The beauty of a service like Dropbox is that you can share a folder with someone else and it is synced when one of you uploads a file. A full-service cloud storage option allows this syncing for all of your data and system files in a secure manner.

Some affordable cloud options include:

 - Carbonite Probably the most well-known of cloud storage systems, Carbonite offers unlimited storage and encryption during data transfer at a reasonable price.
 - SpiderOak Similar to Carbonite in its encryption and backup syncing, SpiderOak offers up to 5 TB of cloud storage.
 - OpenDrive A smaller company that offers a free option for personal use, OpenDrive places a 500GB limit on cloud storage space – which may be all you need.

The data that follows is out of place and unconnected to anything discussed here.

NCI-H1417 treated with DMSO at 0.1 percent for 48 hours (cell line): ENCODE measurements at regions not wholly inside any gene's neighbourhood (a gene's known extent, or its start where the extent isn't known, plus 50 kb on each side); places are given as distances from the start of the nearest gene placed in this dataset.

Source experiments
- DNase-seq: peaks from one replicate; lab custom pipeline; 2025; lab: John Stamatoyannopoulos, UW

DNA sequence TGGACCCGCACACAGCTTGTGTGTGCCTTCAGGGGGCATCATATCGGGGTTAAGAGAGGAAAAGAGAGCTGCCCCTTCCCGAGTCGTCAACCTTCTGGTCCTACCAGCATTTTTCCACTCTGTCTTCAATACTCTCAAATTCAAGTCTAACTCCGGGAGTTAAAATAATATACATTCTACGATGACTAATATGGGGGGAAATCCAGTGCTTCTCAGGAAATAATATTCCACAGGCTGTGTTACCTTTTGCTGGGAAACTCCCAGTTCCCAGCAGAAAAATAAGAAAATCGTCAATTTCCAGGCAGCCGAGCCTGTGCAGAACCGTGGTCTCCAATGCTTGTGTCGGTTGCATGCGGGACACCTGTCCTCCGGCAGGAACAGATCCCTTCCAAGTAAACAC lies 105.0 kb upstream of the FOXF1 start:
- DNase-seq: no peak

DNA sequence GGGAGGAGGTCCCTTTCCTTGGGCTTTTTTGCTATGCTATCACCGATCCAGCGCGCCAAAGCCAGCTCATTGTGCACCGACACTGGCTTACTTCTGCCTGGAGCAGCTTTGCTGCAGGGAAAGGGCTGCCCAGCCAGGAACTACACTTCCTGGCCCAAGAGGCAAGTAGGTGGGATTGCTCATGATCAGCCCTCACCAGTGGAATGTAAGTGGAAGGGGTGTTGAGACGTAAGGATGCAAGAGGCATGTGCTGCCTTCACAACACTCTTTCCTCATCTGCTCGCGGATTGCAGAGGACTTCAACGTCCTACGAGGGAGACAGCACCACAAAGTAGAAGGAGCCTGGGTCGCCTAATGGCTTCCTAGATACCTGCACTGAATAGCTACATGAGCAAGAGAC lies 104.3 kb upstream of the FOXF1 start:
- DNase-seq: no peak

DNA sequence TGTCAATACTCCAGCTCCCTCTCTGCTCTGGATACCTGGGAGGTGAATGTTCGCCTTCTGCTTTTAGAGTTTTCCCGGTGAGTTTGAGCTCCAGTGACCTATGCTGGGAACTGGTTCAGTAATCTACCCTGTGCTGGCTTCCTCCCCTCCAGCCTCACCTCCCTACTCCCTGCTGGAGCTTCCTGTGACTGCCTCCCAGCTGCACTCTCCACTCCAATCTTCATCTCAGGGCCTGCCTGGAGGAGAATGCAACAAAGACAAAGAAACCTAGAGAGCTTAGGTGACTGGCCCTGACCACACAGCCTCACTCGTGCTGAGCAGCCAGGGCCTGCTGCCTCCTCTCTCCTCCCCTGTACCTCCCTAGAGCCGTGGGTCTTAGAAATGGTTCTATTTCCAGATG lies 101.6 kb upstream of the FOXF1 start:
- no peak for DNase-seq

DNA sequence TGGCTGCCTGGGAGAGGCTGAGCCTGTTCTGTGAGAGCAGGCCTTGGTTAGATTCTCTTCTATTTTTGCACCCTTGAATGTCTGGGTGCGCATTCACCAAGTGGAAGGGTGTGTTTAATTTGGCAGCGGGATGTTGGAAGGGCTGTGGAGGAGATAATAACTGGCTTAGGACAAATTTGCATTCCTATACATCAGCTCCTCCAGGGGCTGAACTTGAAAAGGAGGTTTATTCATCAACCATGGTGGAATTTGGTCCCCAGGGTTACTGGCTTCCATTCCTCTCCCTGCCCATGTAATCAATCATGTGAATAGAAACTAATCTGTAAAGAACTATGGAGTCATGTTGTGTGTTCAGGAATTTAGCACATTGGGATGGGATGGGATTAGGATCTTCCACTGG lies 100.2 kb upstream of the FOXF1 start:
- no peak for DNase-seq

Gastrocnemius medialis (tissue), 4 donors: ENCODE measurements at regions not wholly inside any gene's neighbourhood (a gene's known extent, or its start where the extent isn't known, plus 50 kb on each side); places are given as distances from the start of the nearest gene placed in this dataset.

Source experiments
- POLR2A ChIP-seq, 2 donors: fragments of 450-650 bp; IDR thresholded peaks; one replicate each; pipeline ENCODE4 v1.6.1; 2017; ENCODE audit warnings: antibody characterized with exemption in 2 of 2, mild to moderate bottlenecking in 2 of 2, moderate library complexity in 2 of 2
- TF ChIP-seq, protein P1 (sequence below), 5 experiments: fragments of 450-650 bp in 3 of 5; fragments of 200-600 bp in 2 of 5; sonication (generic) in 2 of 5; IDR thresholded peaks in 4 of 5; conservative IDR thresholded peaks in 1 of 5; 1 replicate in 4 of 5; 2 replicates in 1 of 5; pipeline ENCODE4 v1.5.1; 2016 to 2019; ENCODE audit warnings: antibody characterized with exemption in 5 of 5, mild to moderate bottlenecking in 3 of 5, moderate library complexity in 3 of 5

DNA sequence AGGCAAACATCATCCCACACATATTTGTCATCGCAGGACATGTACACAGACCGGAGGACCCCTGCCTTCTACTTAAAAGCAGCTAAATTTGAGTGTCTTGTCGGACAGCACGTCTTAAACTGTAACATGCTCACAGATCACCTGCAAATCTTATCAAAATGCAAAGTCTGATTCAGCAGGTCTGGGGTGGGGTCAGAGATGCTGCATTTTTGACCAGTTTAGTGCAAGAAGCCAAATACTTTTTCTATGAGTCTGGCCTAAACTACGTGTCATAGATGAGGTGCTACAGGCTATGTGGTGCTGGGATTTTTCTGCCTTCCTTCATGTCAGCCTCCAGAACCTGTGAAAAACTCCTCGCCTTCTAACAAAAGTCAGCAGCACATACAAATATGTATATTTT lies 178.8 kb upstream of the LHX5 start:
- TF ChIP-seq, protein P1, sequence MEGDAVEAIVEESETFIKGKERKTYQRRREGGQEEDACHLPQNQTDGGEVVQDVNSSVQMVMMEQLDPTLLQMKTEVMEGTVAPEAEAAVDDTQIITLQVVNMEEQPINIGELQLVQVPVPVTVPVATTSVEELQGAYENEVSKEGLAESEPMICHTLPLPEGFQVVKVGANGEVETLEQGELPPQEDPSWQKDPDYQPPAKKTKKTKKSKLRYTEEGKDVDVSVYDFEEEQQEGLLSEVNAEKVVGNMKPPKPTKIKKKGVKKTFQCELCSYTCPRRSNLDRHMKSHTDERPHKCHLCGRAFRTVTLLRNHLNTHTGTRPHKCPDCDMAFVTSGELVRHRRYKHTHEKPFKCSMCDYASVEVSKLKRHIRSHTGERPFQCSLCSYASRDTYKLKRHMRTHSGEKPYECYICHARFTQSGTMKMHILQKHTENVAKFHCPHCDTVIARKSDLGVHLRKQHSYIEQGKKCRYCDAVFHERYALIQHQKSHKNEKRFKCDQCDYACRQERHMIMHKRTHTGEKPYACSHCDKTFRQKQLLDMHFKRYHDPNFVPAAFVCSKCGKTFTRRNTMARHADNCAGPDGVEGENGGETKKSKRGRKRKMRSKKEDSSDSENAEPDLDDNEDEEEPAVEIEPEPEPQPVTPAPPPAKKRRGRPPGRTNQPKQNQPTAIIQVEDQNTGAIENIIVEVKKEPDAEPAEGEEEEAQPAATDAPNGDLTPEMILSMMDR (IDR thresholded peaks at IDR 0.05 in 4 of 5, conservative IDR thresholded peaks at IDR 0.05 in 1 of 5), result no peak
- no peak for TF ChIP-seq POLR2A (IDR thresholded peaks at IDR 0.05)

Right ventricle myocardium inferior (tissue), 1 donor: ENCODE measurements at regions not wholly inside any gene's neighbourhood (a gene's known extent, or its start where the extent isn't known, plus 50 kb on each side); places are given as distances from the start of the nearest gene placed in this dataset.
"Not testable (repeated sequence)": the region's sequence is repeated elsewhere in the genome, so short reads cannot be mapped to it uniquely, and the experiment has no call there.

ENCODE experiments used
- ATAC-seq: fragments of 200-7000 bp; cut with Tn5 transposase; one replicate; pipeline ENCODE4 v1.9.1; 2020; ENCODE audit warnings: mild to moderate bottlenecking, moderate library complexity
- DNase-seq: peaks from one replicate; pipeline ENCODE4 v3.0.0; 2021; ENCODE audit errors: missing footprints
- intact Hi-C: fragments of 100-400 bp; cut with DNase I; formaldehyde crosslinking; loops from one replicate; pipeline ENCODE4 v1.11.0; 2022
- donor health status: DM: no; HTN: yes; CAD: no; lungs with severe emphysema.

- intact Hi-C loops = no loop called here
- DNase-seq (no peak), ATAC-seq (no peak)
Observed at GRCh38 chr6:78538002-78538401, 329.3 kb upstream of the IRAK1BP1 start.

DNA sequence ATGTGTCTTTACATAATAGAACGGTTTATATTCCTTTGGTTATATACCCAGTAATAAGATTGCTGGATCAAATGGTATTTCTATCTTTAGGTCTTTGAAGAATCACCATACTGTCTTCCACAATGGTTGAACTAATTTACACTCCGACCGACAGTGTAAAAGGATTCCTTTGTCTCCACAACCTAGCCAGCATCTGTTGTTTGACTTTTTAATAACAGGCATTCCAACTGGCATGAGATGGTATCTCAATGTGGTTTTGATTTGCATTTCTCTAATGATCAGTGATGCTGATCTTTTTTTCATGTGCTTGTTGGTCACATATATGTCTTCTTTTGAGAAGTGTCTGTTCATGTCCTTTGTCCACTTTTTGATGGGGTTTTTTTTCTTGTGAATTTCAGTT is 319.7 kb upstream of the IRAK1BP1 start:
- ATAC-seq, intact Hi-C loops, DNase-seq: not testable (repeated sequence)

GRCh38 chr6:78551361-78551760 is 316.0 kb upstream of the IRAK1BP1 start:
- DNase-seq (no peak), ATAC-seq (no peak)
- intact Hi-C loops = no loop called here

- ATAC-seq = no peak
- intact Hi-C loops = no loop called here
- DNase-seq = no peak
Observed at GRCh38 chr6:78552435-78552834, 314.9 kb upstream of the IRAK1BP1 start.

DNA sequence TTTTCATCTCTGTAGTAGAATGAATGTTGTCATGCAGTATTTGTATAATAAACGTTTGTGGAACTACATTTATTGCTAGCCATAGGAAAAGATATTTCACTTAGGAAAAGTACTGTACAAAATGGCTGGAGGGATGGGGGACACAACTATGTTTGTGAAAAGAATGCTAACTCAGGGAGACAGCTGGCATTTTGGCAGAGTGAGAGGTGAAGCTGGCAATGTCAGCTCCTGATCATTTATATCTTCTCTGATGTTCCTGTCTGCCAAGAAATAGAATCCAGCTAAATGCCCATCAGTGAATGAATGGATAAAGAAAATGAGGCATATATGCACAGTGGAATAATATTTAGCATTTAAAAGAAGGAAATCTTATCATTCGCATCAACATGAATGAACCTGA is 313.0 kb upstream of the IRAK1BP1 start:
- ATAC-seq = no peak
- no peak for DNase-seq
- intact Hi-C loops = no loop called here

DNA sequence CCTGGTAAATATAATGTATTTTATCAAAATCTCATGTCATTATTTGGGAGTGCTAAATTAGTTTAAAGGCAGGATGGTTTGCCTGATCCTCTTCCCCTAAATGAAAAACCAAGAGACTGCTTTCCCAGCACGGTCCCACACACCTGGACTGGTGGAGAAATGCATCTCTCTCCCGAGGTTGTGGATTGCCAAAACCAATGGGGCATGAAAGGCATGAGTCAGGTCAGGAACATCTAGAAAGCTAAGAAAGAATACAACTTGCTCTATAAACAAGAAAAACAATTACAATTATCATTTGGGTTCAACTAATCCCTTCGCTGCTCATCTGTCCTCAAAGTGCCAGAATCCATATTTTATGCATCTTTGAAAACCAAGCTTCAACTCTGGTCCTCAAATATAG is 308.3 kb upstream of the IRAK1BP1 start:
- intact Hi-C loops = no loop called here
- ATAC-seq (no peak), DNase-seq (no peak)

Think local
Locally, backing up your storage can be as simple as plugging in an external hard drive and copying over your computer’s files. While you’ll need a separate external drive for each computer, with enough space for all your data, this is still a very affordable option for a micro-business or self-employed person.

A major upshot of this basic approach is that your data is secure as long as your hard drive is in a safe physical location. Again, away from your computer and place of work is best.

One obvious downside is that you can only access your backup data by physically plugging into it. Another is that external hard drives can crash just like your computer hard drive, resulting in data loss.

Unlike cloud services, with local backup no third-parties are involved, meaning only authorized personnel have access to the data. For this reason, local backup is preferred by companies dealing with personally identifiable information, medical records, or other sensitive data where state and federal laws may regulate how records can be stored.

Back to basics